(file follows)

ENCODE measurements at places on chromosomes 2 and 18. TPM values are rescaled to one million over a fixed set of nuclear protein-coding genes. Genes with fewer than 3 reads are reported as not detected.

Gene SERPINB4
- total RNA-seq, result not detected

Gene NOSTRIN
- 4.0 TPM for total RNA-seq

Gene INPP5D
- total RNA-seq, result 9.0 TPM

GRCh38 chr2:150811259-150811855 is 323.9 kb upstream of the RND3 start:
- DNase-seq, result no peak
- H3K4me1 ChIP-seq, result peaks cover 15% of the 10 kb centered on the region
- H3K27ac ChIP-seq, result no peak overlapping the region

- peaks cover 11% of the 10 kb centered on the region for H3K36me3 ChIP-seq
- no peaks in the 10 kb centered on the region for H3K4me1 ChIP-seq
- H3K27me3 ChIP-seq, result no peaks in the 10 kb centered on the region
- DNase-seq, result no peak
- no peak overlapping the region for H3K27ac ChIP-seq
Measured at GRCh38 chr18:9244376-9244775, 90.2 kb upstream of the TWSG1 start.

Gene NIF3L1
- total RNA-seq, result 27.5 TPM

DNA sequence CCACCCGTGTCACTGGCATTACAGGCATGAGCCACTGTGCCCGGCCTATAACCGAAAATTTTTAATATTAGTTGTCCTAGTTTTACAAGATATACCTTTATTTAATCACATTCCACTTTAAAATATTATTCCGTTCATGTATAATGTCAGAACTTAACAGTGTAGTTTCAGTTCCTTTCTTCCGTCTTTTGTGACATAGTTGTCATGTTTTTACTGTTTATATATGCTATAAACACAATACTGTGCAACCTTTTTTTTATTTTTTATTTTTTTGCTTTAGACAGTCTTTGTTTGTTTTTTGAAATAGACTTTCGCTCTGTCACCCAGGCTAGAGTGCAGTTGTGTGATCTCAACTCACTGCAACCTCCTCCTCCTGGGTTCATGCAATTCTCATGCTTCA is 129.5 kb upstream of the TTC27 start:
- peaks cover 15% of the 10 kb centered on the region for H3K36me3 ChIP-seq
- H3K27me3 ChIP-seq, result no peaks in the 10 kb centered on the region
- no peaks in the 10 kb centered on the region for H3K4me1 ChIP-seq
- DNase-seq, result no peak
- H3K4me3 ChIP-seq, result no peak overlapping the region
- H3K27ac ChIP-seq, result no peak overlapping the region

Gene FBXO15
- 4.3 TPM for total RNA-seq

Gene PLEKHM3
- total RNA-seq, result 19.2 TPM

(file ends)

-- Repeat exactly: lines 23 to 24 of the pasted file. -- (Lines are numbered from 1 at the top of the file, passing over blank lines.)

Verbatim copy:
- no peaks in the 10 kb centered on the region for H3K4me1 ChIP-seq
- DNase-seq, result no peak